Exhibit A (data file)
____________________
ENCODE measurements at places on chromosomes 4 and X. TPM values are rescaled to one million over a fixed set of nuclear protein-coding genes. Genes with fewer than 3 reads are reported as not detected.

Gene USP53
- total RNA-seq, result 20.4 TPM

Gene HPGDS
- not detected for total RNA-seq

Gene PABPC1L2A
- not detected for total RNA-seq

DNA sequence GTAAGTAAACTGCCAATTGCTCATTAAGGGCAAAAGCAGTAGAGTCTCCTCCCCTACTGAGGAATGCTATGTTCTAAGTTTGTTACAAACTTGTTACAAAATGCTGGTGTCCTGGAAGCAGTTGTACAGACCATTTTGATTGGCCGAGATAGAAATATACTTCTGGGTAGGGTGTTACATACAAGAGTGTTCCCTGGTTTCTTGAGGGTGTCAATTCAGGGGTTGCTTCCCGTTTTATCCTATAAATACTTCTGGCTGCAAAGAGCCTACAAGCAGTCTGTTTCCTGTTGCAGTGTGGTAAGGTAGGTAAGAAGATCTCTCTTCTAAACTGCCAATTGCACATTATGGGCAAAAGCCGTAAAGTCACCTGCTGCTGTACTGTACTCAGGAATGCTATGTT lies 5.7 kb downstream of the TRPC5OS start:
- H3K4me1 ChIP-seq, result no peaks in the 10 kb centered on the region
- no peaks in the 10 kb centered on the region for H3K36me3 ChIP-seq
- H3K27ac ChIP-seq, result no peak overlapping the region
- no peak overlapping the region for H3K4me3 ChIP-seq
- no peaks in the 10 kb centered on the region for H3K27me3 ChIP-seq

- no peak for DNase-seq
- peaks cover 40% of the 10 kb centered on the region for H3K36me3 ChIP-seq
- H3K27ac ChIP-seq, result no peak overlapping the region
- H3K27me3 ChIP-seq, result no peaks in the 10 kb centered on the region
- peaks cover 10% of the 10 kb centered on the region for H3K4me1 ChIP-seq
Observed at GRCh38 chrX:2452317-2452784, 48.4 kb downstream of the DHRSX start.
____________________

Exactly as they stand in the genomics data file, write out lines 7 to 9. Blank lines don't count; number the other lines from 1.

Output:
- not detected for total RNA-seq

DNA sequence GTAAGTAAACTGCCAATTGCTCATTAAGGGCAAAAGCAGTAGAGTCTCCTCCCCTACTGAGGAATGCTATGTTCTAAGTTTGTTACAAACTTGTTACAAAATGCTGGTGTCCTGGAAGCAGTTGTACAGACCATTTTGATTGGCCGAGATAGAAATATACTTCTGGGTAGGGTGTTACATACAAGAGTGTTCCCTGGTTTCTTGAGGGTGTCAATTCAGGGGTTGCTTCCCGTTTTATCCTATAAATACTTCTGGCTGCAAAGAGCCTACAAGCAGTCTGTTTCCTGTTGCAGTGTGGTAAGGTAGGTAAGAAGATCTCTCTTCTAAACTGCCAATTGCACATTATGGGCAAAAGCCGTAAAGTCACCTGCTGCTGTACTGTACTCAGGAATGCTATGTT lies 5.7 kb downstream of the TRPC5OS start:
- H3K4me1 ChIP-seq, result no peaks in the 10 kb centered on the region